Tag Archives: The Seer

Success or Death – Making Every Character Count

An interview with Sonia Orin Lyris.

Our theme this month is memorable characters and that makes it a great opportunity to interview Sonia Orin Lyris about her debut novel, THE SEER.

Layout 1In creating the Arunkel Empire, Lyris blends the realities of being a commoner and the ruling classes, the complex politics of the Houses vying for the Palaces attention amidst rebellion, treason, and treachery. It is this world that Amarta the Seer must successfully navigate not only to save her sister and baby nephew, but to realize that as she predicts the future, she can create it.  

Not only has Lyris created a truly memorable world, but there is a ring of truth about her characters which resonates long after the book is done. (Be warned: some mild spoilers are included in the questions and answers below.)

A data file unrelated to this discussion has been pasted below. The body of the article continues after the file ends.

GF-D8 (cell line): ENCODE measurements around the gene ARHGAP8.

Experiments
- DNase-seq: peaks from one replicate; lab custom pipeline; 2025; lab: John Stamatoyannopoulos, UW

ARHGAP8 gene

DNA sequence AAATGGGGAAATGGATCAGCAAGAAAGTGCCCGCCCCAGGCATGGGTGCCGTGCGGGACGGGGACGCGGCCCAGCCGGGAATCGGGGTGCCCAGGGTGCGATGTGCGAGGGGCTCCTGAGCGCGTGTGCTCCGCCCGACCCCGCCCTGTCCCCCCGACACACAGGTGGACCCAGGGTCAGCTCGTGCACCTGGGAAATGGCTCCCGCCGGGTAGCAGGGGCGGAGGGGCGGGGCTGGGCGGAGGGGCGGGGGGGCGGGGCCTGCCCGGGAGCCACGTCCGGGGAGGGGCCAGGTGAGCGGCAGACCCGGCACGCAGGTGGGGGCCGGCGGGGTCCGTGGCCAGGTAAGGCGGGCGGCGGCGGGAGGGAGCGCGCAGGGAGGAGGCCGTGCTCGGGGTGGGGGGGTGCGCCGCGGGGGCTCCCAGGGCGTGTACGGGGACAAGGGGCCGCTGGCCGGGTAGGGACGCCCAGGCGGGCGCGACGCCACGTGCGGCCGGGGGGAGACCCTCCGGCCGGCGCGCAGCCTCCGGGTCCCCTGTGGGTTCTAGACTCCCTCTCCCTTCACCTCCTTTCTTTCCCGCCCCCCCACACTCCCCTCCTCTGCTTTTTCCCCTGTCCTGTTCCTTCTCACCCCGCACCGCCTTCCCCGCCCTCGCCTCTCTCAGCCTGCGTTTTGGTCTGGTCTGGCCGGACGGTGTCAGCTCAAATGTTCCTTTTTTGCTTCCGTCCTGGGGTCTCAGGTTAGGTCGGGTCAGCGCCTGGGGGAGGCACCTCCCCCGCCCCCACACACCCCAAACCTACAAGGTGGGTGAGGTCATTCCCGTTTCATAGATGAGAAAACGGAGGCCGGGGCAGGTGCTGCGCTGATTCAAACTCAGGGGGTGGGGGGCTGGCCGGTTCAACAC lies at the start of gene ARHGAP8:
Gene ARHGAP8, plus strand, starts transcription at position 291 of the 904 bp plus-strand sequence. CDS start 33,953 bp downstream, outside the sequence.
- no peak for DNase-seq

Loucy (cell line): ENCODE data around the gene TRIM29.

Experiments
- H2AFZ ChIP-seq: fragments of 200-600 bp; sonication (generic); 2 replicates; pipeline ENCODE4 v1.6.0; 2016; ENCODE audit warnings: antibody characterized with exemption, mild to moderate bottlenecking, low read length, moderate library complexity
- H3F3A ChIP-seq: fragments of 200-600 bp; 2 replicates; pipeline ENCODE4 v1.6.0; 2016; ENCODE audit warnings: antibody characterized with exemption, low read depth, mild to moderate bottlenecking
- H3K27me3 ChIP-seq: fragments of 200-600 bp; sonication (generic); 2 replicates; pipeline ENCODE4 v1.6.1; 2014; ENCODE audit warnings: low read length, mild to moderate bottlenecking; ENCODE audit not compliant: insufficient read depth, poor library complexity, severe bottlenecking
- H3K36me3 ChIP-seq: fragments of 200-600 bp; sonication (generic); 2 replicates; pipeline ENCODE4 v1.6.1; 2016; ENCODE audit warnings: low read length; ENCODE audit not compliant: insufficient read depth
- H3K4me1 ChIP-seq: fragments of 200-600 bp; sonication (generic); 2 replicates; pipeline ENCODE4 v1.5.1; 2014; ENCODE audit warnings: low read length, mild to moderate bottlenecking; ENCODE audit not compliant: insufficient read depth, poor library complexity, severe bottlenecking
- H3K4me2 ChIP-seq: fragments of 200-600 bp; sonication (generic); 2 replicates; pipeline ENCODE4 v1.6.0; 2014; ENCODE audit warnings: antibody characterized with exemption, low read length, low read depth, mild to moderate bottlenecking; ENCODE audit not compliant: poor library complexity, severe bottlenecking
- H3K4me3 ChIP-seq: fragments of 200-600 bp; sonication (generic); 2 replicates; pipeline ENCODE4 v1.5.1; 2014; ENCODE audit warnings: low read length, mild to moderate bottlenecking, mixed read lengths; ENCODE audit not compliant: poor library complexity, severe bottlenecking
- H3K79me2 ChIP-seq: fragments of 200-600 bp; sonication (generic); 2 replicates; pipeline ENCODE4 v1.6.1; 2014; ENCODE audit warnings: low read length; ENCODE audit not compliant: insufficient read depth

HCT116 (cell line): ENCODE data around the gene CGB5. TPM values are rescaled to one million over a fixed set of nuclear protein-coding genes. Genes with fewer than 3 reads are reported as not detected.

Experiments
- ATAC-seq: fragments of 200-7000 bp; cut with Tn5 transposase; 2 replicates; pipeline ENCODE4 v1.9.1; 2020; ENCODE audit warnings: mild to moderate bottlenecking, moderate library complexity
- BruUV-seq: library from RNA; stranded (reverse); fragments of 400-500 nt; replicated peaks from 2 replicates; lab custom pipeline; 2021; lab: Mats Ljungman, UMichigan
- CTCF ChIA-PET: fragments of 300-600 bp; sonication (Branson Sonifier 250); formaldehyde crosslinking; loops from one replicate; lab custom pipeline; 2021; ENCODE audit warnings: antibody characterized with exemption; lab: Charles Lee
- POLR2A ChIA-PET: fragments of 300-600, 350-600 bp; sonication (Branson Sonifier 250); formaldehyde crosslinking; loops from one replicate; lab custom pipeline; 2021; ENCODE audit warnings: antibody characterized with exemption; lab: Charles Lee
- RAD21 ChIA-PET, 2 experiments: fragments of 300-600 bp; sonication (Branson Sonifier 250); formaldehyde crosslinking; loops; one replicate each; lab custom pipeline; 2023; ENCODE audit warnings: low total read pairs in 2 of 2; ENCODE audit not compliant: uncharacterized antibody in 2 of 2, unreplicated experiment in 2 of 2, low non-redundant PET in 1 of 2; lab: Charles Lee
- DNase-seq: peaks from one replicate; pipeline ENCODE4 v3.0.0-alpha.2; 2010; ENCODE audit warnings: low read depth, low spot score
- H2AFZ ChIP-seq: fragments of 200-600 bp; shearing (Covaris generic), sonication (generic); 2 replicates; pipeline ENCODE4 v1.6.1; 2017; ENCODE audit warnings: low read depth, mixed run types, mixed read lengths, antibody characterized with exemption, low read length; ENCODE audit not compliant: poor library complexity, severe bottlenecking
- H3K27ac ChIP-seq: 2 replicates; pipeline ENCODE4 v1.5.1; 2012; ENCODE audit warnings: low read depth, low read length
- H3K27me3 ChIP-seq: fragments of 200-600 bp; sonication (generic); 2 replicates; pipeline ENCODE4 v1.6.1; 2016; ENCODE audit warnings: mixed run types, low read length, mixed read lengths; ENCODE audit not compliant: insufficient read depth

The seer, Amarta, is introduced as a young child who has a rare talent. Being the child, shes too young to understand it except to know that the things which she sees happen and theyre not pleasant. As she grows into young adulthood she and others pays heavy prices as she tries to evade pursuers who covet her talent. Im curious about starting with such young child, for thats rarely done, and what her talent and her journey mean to you.

As an author, I have a particular responsibility when writing a coming-of-age story, like THE SEER. I have an obligation to neither dumb-down the child Amarta nor to overestimate her abilities.

When the door opens in chapter one, we meet a child who has already had a difficult life, yet she’s been sheltered and is naive in many ways, knowing little of the greater world in which intrigue and treason is occurring. Her visions tell her things she can’t possibly understand yet, but she must try to, if she is to survive.